JMS off FF

Per our friends at Newsarama. I thought his run was okay, nothing special. I did like the first story, but the FF’s been stuck in Civil War tie-in mode. My own opinion on the best and worst FF runs are unchanged:
Pantheon: Lee/Kirby, Byrne, Simonson.

Slight step down from Pantheon: Wolfman’s run (seriously, FF 200 is the best Reed/Doom fight), Waid/Ringo, Kesel’s fill-ins.

Toilet paper: Englehart’s run, DeFalco/Ryan (Although I’ve liked DeFalco on other books, here he was just antagonizing readers through annoying gimmicks. Sales stayed surprisingly strong in a shrinking market, but the books are unreadable now.)

Is it too early to start campaigning for Kesel to get the full-time gig? I think not. Karl’s stories always capture the characters perfectly, and his yarns always entertain. Think I’ll stop by fellow U of Delaware alumni Tom Brevoort’s Marvel blog

Webcomics Goodness 9/15

If you’re in the mood for the ultimate geek putdown, do I have the webcomic for you at today’s Achewood!

Or, if your taste buds demand one of the grossest (and thus awesome!-ist) comics ever, look at our champion Hate Song today!
Finally, if witty, urbane, the-entire-cast-of-Friends-wish-they-were-this-hip humor is what you’re craving, we’ve got your flavor at Questionable Content!

And don’t forget our all-you-can-click buffet of the choicest, USDA Grade A, freshest webcomic cuts on our link sidebar. Try one today!

35 Books in 30 Days 2: Kraven’s Last Hunt by J.M. DeMatteis and Mike Zeck

Spider-Man: Kraven\'s Last Hunt Premiere HC (Variant)

Trivia question: Who is the best Spider-Man writer not named Stan Lee?

  1. J. Michael Straczynski
  2. Paul Jenkins
  3. Gerry Conway
  4. Howard Mackie

BZZZT! None of the above!

The answer, my friends, is J. M. DeMatteis. And it’s not even close. His run on Spectacular Spider-Man in the 1990s with Sal Buscema was a personal favorite of mine, and his work was so good Marvel trusted him to write the death scenes of two key characters in the Spidey mythos, Harry Osborne and Aunt May.

But this, this is the good stuff.

In his introduction, DeMatteis talked about how this story demanded to be told for years. At first, he thought it would be a good Wonder Man story, or maybe a Batman story. But after years of rejection, he used it here, and cast Kraven as the villain once he realized Kraven was Russian. DeMatteis has a soft spot for Dostoyevsky, you see.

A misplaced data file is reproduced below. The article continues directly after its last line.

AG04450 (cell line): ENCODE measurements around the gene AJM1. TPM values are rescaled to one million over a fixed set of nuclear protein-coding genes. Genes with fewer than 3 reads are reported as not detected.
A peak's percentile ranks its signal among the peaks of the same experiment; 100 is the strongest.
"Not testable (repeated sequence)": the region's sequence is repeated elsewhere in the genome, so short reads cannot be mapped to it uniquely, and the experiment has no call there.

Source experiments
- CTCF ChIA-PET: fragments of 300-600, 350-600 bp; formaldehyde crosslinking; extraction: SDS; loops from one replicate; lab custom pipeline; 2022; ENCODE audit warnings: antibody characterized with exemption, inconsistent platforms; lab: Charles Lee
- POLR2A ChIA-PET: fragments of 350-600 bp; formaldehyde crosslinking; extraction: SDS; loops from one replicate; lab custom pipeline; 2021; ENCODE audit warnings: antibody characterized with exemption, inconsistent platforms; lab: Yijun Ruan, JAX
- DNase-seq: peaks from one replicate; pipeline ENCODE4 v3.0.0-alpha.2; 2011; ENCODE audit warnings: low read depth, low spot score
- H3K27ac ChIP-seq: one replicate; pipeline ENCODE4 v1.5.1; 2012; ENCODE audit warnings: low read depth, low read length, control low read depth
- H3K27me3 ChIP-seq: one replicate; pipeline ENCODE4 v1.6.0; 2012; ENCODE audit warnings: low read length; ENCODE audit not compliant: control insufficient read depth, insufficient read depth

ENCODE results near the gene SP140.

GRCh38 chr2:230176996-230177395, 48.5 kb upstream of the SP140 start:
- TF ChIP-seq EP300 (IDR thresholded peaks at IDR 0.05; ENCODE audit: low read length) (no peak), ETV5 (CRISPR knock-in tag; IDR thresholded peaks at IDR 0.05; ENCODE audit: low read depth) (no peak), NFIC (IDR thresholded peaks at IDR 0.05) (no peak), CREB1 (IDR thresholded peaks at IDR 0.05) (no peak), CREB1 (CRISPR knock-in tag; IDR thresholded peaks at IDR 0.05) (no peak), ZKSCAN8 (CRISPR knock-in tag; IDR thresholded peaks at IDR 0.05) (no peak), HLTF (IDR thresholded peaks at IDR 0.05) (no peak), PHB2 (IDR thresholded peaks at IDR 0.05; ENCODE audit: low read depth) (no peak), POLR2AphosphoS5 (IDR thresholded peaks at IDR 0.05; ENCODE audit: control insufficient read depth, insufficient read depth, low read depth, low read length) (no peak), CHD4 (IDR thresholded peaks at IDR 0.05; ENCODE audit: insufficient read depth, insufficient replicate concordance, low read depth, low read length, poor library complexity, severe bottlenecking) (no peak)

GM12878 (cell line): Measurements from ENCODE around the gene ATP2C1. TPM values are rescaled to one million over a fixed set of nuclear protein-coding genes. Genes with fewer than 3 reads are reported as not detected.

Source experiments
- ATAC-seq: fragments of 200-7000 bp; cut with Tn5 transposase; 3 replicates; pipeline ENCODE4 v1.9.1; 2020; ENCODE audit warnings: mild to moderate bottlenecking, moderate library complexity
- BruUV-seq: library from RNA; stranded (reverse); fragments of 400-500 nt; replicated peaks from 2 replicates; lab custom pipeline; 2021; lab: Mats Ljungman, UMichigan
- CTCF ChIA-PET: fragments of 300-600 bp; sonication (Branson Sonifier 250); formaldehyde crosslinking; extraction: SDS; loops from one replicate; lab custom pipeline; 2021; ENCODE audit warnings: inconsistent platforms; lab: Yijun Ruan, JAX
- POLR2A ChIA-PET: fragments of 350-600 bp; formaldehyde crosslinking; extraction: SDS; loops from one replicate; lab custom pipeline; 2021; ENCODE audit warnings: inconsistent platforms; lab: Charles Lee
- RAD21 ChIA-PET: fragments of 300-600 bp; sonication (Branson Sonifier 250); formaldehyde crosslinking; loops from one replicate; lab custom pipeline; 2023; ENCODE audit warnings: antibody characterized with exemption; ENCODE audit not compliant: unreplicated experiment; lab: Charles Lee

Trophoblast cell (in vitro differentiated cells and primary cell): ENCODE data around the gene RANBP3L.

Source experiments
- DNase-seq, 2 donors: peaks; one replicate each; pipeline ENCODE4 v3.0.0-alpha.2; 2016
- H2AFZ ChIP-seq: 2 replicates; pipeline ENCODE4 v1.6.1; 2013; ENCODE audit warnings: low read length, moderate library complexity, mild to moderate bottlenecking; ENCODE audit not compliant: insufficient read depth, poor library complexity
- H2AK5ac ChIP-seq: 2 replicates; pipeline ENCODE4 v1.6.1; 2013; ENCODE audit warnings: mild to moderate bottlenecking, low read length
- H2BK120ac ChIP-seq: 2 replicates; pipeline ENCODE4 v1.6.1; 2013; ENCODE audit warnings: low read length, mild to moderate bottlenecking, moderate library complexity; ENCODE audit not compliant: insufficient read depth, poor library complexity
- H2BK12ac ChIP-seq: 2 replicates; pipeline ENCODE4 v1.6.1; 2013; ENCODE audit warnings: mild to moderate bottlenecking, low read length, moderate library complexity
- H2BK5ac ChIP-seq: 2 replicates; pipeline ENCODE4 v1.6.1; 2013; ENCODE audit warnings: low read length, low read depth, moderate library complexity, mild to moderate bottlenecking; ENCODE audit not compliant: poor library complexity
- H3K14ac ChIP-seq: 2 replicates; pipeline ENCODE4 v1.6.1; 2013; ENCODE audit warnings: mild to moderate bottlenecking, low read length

Mike Zeck’s the artist on this book, and wow. DeMatteis writes of his cohort, “I’ve been playing this game long enough to know that writer/artist chemistry can’t be created or forced: it’s either there or it’s not. With Mike, it was there…and then some.” No argument from me- Zeck gets Kraven perfect here. That’s not an easy job- in this story, Kraven emotions run the gamut: wiry, confident, mad, ecstatic, emotional, depressed, mirthful. Zeck gets them all, and he does it through Kraven’s eyes. Take a look:

Kraven is angry!

Kraven is sad!
Kraven is scared!

Kraven is resigned!

Young artists, take note. This book doubles as a manual for drawing eyes.

DeMatteis adds a lot of richness and depth here by playing off symmetry; the book’s actual title is “Fearful Symmetry”, and there’s lots of it here. Example- at the beginning of the story, Spidey attends the funeral of a street thug and gives money to his funeral, asking for “a decent box and a piece of ground.” After his first encounter with Kraven, that’s what he gets- for himself. Funerals, spiders, light- all are motifs played extensively in this story, but not for repetition. Each time we see a repeating theme, the stakes are raised, and the tension builds.